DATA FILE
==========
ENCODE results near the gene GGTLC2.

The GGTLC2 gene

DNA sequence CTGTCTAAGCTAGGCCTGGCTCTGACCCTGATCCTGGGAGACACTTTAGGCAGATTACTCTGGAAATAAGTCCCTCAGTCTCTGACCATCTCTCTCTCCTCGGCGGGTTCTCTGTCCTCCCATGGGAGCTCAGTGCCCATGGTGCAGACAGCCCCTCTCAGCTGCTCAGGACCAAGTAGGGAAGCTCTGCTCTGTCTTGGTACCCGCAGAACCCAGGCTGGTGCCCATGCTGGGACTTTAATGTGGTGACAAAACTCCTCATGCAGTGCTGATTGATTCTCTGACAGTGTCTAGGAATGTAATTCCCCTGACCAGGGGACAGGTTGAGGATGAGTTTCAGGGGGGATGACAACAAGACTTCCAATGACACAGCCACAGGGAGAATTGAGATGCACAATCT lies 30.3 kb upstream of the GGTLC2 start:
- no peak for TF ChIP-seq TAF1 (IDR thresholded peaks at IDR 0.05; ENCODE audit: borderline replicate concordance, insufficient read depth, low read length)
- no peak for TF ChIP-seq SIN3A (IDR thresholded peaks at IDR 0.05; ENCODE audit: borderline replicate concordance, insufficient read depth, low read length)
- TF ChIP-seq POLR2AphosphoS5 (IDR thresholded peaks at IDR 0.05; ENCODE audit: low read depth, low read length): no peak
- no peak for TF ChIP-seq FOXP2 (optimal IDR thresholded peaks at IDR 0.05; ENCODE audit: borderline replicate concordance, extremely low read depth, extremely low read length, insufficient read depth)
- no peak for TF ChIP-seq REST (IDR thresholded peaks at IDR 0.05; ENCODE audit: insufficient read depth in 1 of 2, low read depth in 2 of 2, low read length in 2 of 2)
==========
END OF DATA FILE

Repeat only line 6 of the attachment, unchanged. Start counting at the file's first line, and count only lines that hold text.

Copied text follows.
- TF ChIP-seq POLR2AphosphoS5 (IDR thresholded peaks at IDR 0.05; ENCODE audit: low read depth, low read length): no peak